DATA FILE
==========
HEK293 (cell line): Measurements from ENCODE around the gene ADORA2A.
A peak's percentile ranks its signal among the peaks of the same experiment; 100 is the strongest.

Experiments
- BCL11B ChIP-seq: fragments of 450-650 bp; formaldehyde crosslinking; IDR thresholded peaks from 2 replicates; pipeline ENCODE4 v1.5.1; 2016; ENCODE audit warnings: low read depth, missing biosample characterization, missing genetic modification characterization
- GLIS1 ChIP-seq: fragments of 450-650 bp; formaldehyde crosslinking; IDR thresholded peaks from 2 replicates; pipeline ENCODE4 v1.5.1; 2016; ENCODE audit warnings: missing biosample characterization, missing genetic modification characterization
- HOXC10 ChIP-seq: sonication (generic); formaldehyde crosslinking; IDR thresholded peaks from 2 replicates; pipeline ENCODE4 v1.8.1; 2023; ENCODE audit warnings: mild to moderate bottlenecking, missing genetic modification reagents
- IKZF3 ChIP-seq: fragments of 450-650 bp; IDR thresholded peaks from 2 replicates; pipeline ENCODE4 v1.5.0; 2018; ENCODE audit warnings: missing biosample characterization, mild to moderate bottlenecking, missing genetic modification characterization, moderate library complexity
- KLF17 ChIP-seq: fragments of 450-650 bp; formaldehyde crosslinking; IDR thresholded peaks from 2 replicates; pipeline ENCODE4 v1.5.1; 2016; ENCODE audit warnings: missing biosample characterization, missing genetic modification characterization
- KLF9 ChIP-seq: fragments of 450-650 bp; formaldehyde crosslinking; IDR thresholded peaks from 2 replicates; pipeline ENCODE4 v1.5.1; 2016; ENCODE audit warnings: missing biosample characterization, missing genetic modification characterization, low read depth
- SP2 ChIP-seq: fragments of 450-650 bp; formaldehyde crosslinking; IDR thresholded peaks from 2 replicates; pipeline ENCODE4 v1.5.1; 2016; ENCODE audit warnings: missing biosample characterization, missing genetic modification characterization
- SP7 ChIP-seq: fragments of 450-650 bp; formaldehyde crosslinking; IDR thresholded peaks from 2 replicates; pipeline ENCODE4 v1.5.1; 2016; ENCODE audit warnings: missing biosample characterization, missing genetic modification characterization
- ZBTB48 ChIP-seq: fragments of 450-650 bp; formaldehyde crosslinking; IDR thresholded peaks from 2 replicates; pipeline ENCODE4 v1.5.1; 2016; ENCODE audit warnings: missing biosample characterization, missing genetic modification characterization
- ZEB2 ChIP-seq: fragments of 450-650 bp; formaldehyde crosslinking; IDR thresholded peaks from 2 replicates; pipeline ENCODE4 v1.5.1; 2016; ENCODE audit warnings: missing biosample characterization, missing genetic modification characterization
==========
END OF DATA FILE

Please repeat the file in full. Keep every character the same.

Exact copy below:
HEK293 (cell line): Measurements from ENCODE around the gene ADORA2A.
A peak's percentile ranks its signal among the peaks of the same experiment; 100 is the strongest.

Experiments
- BCL11B ChIP-seq: fragments of 450-650 bp; formaldehyde crosslinking; IDR thresholded peaks from 2 replicates; pipeline ENCODE4 v1.5.1; 2016; ENCODE audit warnings: low read depth, missing biosample characterization, missing genetic modification characterization
- GLIS1 ChIP-seq: fragments of 450-650 bp; formaldehyde crosslinking; IDR thresholded peaks from 2 replicates; pipeline ENCODE4 v1.5.1; 2016; ENCODE audit warnings: missing biosample characterization, missing genetic modification characterization
- HOXC10 ChIP-seq: sonication (generic); formaldehyde crosslinking; IDR thresholded peaks from 2 replicates; pipeline ENCODE4 v1.8.1; 2023; ENCODE audit warnings: mild to moderate bottlenecking, missing genetic modification reagents
- IKZF3 ChIP-seq: fragments of 450-650 bp; IDR thresholded peaks from 2 replicates; pipeline ENCODE4 v1.5.0; 2018; ENCODE audit warnings: missing biosample characterization, mild to moderate bottlenecking, missing genetic modification characterization, moderate library complexity
- KLF17 ChIP-seq: fragments of 450-650 bp; formaldehyde crosslinking; IDR thresholded peaks from 2 replicates; pipeline ENCODE4 v1.5.1; 2016; ENCODE audit warnings: missing biosample characterization, missing genetic modification characterization
- KLF9 ChIP-seq: fragments of 450-650 bp; formaldehyde crosslinking; IDR thresholded peaks from 2 replicates; pipeline ENCODE4 v1.5.1; 2016; ENCODE audit warnings: missing biosample characterization, missing genetic modification characterization, low read depth
- SP2 ChIP-seq: fragments of 450-650 bp; formaldehyde crosslinking; IDR thresholded peaks from 2 replicates; pipeline ENCODE4 v1.5.1; 2016; ENCODE audit warnings: missing biosample characterization, missing genetic modification characterization
- SP7 ChIP-seq: fragments of 450-650 bp; formaldehyde crosslinking; IDR thresholded peaks from 2 replicates; pipeline ENCODE4 v1.5.1; 2016; ENCODE audit warnings: missing biosample characterization, missing genetic modification characterization
- ZBTB48 ChIP-seq: fragments of 450-650 bp; formaldehyde crosslinking; IDR thresholded peaks from 2 replicates; pipeline ENCODE4 v1.5.1; 2016; ENCODE audit warnings: missing biosample characterization, missing genetic modification characterization
- ZEB2 ChIP-seq: fragments of 450-650 bp; formaldehyde crosslinking; IDR thresholded peaks from 2 replicates; pipeline ENCODE4 v1.5.1; 2016; ENCODE audit warnings: missing biosample characterization, missing genetic modification characterization